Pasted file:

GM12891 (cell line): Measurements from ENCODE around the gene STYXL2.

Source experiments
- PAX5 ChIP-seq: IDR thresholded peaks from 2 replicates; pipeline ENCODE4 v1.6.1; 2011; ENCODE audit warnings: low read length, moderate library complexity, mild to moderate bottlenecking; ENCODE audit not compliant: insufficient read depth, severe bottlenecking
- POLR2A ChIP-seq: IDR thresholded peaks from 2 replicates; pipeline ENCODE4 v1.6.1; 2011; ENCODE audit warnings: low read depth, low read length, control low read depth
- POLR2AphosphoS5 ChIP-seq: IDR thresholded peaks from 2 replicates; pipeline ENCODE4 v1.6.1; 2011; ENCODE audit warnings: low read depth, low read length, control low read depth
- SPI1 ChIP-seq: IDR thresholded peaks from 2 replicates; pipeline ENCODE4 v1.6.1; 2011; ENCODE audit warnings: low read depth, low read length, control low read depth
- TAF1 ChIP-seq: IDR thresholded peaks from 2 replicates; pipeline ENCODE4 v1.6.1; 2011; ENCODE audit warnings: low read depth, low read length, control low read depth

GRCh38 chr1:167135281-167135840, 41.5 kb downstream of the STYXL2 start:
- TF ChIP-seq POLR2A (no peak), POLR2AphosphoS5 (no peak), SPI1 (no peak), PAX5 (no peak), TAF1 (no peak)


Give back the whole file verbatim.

GM12891 (cell line): Measurements from ENCODE around the gene STYXL2.

Source experiments
- PAX5 ChIP-seq: IDR thresholded peaks from 2 replicates; pipeline ENCODE4 v1.6.1; 2011; ENCODE audit warnings: low read length, moderate library complexity, mild to moderate bottlenecking; ENCODE audit not compliant: insufficient read depth, severe bottlenecking
- POLR2A ChIP-seq: IDR thresholded peaks from 2 replicates; pipeline ENCODE4 v1.6.1; 2011; ENCODE audit warnings: low read depth, low read length, control low read depth
- POLR2AphosphoS5 ChIP-seq: IDR thresholded peaks from 2 replicates; pipeline ENCODE4 v1.6.1; 2011; ENCODE audit warnings: low read depth, low read length, control low read depth
- SPI1 ChIP-seq: IDR thresholded peaks from 2 replicates; pipeline ENCODE4 v1.6.1; 2011; ENCODE audit warnings: low read depth, low read length, control low read depth
- TAF1 ChIP-seq: IDR thresholded peaks from 2 replicates; pipeline ENCODE4 v1.6.1; 2011; ENCODE audit warnings: low read depth, low read length, control low read depth

GRCh38 chr1:167135281-167135840, 41.5 kb downstream of the STYXL2 start:
- TF ChIP-seq POLR2A (no peak), POLR2AphosphoS5 (no peak), SPI1 (no peak), PAX5 (no peak), TAF1 (no peak)